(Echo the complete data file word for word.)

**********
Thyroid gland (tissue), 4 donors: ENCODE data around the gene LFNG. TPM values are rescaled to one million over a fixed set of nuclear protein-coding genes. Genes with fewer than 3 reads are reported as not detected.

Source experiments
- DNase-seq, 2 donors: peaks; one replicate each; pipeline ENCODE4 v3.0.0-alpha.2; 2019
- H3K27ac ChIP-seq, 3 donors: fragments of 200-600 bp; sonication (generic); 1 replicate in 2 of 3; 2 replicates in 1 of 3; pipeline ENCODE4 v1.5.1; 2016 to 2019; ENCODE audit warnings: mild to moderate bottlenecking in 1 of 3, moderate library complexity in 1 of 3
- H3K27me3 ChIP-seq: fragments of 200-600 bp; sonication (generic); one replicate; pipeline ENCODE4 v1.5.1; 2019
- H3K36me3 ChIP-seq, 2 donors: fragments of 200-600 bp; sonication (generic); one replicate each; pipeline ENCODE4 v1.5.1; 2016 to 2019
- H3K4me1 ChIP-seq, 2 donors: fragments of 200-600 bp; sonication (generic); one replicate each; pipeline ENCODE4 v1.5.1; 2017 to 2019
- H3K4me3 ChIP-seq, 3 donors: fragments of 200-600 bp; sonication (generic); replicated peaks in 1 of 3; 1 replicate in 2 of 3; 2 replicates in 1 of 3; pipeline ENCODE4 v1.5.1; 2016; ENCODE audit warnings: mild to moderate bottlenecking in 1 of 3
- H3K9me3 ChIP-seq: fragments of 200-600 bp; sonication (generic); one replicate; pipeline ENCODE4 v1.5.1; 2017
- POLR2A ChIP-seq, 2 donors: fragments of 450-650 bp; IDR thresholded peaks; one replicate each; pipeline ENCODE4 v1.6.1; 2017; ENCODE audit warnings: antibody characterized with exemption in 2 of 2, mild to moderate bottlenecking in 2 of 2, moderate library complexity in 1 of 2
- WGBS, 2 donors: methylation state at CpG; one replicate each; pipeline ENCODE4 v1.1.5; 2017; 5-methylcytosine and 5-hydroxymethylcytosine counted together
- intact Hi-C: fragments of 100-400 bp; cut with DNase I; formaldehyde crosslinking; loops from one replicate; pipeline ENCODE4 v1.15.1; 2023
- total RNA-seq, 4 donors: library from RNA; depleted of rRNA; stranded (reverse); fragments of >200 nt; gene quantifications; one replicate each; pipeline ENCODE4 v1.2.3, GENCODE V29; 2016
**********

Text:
Thyroid gland (tissue), 4 donors: ENCODE data around the gene LFNG. TPM values are rescaled to one million over a fixed set of nuclear protein-coding genes. Genes with fewer than 3 reads are reported as not detected.

Source experiments
- DNase-seq, 2 donors: peaks; one replicate each; pipeline ENCODE4 v3.0.0-alpha.2; 2019
- H3K27ac ChIP-seq, 3 donors: fragments of 200-600 bp; sonication (generic); 1 replicate in 2 of 3; 2 replicates in 1 of 3; pipeline ENCODE4 v1.5.1; 2016 to 2019; ENCODE audit warnings: mild to moderate bottlenecking in 1 of 3, moderate library complexity in 1 of 3
- H3K27me3 ChIP-seq: fragments of 200-600 bp; sonication (generic); one replicate; pipeline ENCODE4 v1.5.1; 2019
- H3K36me3 ChIP-seq, 2 donors: fragments of 200-600 bp; sonication (generic); one replicate each; pipeline ENCODE4 v1.5.1; 2016 to 2019
- H3K4me1 ChIP-seq, 2 donors: fragments of 200-600 bp; sonication (generic); one replicate each; pipeline ENCODE4 v1.5.1; 2017 to 2019
- H3K4me3 ChIP-seq, 3 donors: fragments of 200-600 bp; sonication (generic); replicated peaks in 1 of 3; 1 replicate in 2 of 3; 2 replicates in 1 of 3; pipeline ENCODE4 v1.5.1; 2016; ENCODE audit warnings: mild to moderate bottlenecking in 1 of 3
- H3K9me3 ChIP-seq: fragments of 200-600 bp; sonication (generic); one replicate; pipeline ENCODE4 v1.5.1; 2017
- POLR2A ChIP-seq, 2 donors: fragments of 450-650 bp; IDR thresholded peaks; one replicate each; pipeline ENCODE4 v1.6.1; 2017; ENCODE audit warnings: antibody characterized with exemption in 2 of 2, mild to moderate bottlenecking in 2 of 2, moderate library complexity in 1 of 2
- WGBS, 2 donors: methylation state at CpG; one replicate each; pipeline ENCODE4 v1.1.5; 2017; 5-methylcytosine and 5-hydroxymethylcytosine counted together
- intact Hi-C: fragments of 100-400 bp; cut with DNase I; formaldehyde crosslinking; loops from one replicate; pipeline ENCODE4 v1.15.1; 2023
- total RNA-seq, 4 donors: library from RNA; depleted of rRNA; stranded (reverse); fragments of >200 nt; gene quantifications; one replicate each; pipeline ENCODE4 v1.2.3, GENCODE V29; 2016